Renewables? Future Imperfect

China Tops World In Total Installed Solar PV, Passes Germany

NEA: China Now World’s Largest Solar PV Market, With 43.2 GW Of Installed CapacityPhoto credit: sustainnovate.ae – Electrical and Mechanical Services Department Headquarters Photovoltaics

This is all good and laudable, for now.  But let’s look ahead forty, thirty, maybe even twenty five years, when all of this infrastructure begins to break down, becomes less efficient, or the region in which it is installed becomes barely liveable due to climate change.  What then?

With the mining of fossil fuels banned, unaffordable, or their remaining deposits just plain unobtainable by that time, and the necessary rare earths laying untouchable in the ground, how is this technology going to be repaired, replaced or expanded?

Answer:  It isn’t.

The same could be said for all so-called ‘renewables’.  Their continued operation, maintenance and expansion is totally reliant on the current fossil fuel based energy system which they are unrealistically trying to replace.  Nothing will replace the loss of oil based manufacturing, agriculture, transport and energy production.  Nothing.  Please don’t waffle on about a nuclear solution.  That avenue of progress is just so disgustingly obnoxious that it doesn’t merit even a mention, but I am sure its adherents will not simply just lie down and roll over.

Renewables.  They are a one-generation flash in the pan, stop-gap, temporary, partial solution to energy production.  Eventually the world is going to have to, not by choice but by necessity, power down to pre-industrial levels and sources of energy use and pre-industrial technology (which is actually not as bad as it at first sounds).  The warning is there staring us right in the face.  We use this short, one generation of time, to assist us to accomplish this move to a new less technology based future, or we suddenly find ourselves sitting on our behinds in the dust and wondering how it came to this.  The sudden cultural shock would be the death of many of us.  Our choice.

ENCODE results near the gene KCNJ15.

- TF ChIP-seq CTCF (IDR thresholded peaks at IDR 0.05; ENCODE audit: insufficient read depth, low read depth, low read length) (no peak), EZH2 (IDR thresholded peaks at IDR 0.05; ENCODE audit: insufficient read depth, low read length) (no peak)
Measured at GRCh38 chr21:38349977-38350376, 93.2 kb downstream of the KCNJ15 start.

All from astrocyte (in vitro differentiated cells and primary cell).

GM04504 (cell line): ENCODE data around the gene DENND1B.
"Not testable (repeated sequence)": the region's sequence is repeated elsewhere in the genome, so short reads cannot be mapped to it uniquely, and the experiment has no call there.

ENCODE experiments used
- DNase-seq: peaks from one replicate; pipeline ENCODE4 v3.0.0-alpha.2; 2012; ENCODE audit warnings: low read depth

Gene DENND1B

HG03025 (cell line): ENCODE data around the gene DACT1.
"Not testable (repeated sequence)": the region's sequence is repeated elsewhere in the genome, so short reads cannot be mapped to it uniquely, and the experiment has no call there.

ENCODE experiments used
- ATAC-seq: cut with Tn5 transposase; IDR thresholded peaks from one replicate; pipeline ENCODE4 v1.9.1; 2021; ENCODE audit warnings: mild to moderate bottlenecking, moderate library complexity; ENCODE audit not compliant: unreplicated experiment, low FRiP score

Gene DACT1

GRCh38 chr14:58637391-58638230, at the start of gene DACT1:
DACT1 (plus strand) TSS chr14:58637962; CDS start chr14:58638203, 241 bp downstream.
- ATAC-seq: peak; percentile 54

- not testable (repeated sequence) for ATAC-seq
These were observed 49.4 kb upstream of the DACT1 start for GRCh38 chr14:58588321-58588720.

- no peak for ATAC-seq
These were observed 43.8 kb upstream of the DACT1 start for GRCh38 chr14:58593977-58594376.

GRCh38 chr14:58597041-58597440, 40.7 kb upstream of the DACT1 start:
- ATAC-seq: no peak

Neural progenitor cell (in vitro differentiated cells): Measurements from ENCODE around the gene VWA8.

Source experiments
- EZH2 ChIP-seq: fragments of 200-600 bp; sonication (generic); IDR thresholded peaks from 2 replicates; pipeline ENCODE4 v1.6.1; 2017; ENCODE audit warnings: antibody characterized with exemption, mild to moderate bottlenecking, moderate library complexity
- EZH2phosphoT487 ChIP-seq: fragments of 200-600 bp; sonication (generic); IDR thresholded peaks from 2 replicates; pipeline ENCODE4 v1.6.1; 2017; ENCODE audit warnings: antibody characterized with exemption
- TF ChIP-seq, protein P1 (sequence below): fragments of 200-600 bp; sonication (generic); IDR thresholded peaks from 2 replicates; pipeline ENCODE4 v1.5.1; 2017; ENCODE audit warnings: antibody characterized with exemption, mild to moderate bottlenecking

I would wager, if I were a gambling man, that we blow it.  Our track record illustrates that we do not have the collective genetic predisposition to do anything else.

 

Climate Activists Have No Idea

This post inspired by: A move away from new coal mines adds up

I was going to include the photo from the above article (It’s always nice to have a picture to look at), but I couldn’t in all conscience do that.  Have a look at it and then read on to find out why.  I’ve added a little colour to compensate.

Coal’s days are numbered and the sooner we face up to that the better.” says Ross Gittins, The Sydney Morning Herald’s Economics Editor.

I remember saying something similar myself, at least once not so long ago.

There is absolutely no reason not to stop expanding the coal industry right now.

The effect that would have on jobs‘ is not a valid reason.  Jobs are only a temporary and recent phenomena (and need to go also).

The effect that would have on our economy‘ is not a valid reason.  Our economy is only a temporary and recent phenomena (and needs to go also).